(At one point, FSU coach Bob Daniels jokingly asked a CCHA official if his team could “decline” opponent penalties, since the Bulldogs were scoring more shorthanded than with the man-advantage.)
Given that each of these squads is known for its, um, physical play, special teams could certainly be a factor in the games.
Picks: FSU 4-2, Michigan 4-3
Grudge of the Week
You knew this was coming.
No. 11 Nebraska-Omaha (8-5-1, 5-4-1 CCHA) at Bowling Green (4-7-3, 3-6-1
Friday and Saturday, 7:05 p.m., BGSU Ice Arena, Bowling Green, Ohio
In this great big world, mysteries abound. Why do fools fall in love? How do you mend a broken heart? Who’s your daddy? Did you hear the guns, Fernando?
And perhaps the most puzzling of them all: how can two teams who have played just nine games claim to be such rivals?
Apparently, it all goes back to the first-ever meeting between the clubs, when Dan Price’s empty-netter insured victory for the Falcons in their first trip to Omaha, Jan. 2, 1999.
(Jan. 2, 1999? That’s how old this rivalry is? I’ve got lint older than that!)
In Omaha Jan. 13, 2001, David Brisson notched two third-period goals — the second one with 1:26 to go — to give the Mavericks a 3-2 victory and cementing UNO’s first-ever sweep of BGSU (Jan. 12-13, 3-2 each game).
Then there’s that note about the CCHA’s first-ever play-in playoff game.
Mavericks to watch include Andrew Wong (6-15–21), Jeff Hoggan (9-10–19), Aaron Smith (7-10–17), David Brisson (6-7–13), Greg Zanon (2-5–7), and Dan Ellis (.903 SV%, 2.83 GAA).
Falcons to watch include Greg Day (6-6–12), Grady Moore (4-8–12), Scott Hewson (3-6–9), Ryan Minnabarriet (6-2–8), Brian Escobedo (2-6–8), and Tyler Masters (.895 SV%, 3.65 GAA). Perhaps Jordan Sigalet (.901 SV%, 3.14 GAA) will also see time in the BG net.
UNO leads this all-time series 6-3-0.
Picks: UNO 3-2, 3-2
After the Buckeyes swept then-No. 6 Northern Michigan at home Nov. 16-17, sophomore center Scott May said that he hoped folks around the league and the nation would give OSU a little respect.
Said May, “Personally, I think this weekend goes to all the people who gave us even the split. Thanks, Paula. That includes you, too.”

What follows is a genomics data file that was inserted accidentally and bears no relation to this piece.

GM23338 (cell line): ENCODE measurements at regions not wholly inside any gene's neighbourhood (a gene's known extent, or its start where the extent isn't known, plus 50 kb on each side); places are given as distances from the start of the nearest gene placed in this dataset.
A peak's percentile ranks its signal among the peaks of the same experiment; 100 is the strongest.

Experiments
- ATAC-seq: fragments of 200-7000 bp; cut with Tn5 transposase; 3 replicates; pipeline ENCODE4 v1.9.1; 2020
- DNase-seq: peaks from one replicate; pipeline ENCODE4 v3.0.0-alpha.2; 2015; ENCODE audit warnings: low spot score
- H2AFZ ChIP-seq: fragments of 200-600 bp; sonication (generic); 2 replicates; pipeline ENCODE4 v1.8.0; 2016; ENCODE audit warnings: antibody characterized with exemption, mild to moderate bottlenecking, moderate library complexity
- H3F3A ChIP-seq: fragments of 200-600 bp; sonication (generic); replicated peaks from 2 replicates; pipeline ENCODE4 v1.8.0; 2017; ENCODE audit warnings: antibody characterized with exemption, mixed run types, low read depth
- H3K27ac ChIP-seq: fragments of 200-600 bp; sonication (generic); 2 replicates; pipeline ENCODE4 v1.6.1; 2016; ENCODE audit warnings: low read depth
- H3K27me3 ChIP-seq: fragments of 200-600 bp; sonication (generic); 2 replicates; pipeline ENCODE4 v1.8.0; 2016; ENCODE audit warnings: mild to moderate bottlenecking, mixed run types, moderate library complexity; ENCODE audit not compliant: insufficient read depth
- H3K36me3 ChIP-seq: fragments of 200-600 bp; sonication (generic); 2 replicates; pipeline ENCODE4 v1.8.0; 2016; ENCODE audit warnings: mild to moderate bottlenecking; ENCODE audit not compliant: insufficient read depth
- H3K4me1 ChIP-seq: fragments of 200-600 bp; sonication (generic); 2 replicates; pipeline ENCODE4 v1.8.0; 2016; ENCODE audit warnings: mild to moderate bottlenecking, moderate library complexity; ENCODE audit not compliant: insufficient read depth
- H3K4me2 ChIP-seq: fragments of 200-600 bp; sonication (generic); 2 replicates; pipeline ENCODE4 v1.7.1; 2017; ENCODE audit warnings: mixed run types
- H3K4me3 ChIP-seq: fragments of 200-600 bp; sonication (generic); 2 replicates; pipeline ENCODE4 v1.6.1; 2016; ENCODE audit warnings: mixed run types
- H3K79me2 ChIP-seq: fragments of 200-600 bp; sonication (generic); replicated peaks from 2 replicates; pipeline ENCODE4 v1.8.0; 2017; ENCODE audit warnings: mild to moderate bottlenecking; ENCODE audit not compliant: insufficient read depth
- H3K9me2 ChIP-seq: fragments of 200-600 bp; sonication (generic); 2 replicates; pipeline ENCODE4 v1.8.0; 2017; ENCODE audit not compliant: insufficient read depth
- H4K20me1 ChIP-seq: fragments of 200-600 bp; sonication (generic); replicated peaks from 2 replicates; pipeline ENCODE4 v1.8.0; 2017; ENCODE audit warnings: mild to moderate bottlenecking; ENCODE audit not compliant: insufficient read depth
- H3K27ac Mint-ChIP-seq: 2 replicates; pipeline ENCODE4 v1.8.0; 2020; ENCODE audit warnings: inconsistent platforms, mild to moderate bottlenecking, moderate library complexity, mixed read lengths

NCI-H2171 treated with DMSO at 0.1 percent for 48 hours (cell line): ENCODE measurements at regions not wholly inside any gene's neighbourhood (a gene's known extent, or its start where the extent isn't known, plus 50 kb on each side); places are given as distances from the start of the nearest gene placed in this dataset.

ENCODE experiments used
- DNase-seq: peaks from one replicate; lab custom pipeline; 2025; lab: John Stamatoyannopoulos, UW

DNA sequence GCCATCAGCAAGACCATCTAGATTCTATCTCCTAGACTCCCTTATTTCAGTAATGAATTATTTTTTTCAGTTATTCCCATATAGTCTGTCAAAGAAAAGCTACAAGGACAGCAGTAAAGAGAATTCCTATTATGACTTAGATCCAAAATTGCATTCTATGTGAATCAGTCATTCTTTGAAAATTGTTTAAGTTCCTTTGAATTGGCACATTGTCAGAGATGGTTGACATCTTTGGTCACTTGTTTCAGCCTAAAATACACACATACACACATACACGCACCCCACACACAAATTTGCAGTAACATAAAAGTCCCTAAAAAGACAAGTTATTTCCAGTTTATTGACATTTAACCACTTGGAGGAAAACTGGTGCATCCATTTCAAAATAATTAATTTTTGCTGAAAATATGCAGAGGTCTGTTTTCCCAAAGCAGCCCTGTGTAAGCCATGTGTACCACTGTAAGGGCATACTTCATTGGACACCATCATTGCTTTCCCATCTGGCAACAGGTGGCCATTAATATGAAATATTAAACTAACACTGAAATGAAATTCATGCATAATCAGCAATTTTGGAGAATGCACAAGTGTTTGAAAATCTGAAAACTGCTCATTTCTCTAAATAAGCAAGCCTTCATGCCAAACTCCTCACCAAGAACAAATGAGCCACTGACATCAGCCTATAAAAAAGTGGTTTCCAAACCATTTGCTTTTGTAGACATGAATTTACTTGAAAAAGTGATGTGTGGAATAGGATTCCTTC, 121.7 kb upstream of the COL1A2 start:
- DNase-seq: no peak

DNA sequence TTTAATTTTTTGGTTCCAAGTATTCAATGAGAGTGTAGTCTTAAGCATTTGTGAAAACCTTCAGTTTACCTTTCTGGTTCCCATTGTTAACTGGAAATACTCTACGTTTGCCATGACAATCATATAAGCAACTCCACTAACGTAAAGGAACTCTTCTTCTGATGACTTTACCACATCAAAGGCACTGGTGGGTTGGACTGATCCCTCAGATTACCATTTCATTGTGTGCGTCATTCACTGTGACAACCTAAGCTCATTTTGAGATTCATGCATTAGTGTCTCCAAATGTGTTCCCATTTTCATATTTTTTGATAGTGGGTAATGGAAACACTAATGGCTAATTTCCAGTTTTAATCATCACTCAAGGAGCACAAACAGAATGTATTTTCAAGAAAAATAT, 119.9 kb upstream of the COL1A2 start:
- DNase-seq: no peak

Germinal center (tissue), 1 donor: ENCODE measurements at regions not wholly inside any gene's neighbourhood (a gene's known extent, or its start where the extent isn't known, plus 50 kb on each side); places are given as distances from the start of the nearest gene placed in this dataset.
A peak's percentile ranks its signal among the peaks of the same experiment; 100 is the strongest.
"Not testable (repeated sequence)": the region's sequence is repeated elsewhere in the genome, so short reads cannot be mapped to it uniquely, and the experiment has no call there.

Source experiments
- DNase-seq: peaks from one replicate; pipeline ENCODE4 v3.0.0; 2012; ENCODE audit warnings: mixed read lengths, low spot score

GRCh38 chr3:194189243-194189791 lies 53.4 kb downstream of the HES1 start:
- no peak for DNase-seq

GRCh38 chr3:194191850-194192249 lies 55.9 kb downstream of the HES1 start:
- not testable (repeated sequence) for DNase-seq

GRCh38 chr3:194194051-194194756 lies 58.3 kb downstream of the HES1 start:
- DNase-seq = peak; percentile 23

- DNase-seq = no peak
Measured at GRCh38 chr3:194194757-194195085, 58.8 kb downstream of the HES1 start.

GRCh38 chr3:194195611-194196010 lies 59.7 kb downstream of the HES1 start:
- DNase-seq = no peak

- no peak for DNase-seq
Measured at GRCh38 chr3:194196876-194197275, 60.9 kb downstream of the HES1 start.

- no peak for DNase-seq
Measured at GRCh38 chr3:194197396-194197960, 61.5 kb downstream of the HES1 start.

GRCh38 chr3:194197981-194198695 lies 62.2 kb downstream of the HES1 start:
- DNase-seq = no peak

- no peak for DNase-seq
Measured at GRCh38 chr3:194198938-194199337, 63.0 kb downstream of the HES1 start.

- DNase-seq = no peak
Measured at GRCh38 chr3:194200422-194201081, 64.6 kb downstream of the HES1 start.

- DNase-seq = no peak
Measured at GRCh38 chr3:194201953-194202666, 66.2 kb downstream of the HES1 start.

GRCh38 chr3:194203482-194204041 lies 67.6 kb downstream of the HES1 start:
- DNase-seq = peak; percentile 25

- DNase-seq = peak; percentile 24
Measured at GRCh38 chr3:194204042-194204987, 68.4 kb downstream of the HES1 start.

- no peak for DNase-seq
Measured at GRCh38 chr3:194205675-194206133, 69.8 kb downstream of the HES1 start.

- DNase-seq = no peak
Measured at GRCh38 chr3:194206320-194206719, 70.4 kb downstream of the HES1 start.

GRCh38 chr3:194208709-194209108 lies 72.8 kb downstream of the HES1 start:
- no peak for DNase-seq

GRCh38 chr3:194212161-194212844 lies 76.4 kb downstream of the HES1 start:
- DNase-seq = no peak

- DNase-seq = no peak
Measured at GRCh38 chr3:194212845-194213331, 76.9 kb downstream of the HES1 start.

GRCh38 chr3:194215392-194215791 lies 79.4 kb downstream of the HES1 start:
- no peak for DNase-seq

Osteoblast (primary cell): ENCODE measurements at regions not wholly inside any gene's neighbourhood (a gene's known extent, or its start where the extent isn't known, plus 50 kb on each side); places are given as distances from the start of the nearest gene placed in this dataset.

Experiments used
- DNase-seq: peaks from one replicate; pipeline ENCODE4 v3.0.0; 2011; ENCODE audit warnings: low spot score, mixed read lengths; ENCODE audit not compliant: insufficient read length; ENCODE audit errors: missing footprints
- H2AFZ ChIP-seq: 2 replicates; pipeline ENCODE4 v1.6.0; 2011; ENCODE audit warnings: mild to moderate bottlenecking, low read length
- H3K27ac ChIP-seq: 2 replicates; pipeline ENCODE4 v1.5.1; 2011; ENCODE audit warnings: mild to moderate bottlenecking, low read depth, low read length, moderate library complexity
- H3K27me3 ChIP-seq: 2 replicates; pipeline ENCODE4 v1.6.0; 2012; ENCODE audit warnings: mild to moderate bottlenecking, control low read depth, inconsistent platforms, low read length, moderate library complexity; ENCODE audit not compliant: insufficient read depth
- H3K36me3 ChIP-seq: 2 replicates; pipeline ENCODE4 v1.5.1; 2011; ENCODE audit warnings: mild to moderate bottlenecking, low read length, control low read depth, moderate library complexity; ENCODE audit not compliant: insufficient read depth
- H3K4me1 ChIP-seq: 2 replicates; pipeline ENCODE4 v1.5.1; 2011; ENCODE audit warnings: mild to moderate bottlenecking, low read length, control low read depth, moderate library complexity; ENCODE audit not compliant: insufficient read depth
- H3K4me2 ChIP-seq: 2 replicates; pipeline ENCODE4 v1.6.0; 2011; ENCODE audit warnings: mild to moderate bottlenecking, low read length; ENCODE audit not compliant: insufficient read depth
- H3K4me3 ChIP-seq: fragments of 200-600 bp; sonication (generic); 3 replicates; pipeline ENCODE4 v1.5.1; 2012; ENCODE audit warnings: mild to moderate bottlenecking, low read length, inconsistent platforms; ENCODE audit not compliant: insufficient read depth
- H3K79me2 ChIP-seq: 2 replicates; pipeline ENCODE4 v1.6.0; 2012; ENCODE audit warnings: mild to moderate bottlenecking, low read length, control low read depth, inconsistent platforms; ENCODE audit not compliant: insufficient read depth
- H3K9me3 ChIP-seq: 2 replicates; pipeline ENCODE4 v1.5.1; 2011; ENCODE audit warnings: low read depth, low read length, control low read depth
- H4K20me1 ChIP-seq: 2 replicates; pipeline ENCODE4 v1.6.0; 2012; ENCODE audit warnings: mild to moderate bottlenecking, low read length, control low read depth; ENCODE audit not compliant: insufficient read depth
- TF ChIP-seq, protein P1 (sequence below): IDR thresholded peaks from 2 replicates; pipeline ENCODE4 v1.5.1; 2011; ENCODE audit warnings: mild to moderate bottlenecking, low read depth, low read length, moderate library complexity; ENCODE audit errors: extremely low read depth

Homerism and Loose Lips
May is becoming the most quotable Buckeyes since Eric Meloche. Before heading to New Hampshire for the Conference Classic, and upon hearing that Dick Umile was going to start his “back-up” goaltender Michael Ayers, Mays said, “Too bad for them. If we are going to put six goals by them, so be it. Hopefully after the first period they’ll have to put their number-one goalie in.”
Since UNH beat OSU 3-1, you can do the math. After the game, Ayers told USCHO Hockey East Correspondent Dave Hendrickson, “I got hold of an article from a newspaper out in Ohio this past week. One kid had said that they were going to pump six goals by me and then [force us to] put [our] number-one guy in. That kind of kept me motivated to keep my head in the game.”
Of course, all sources should be considered here. Mays let slip his comments to a reporter for the O-Zone, a site devoted to the Buckeyes. That reporter linked his story to the USCHO Message Board, which has become — as everyone knows and few admit — popular reading material among players, coaches, recruiters, and anyone associated with hockey.
There’s no question that May was baited. A quick look at New Hampshire’s stats shows that not only had Ayers seen game action before playing the Buckeyes, but that he’s a very good goaltender. May, however, took the bait.
It remains to be seen whether May has learned a lesson — and whether the Buckeyes will again score six in a game this season, let alone a single period.
As Barbie Once Said, Math Is Hard
This year, Thanksgiving marked Vicki Weston’s 29th birthday.
Vicki is my baby sister.
Happy Birthday, Vic, and I promise to never begrudge your youth if you continue to revere my panache.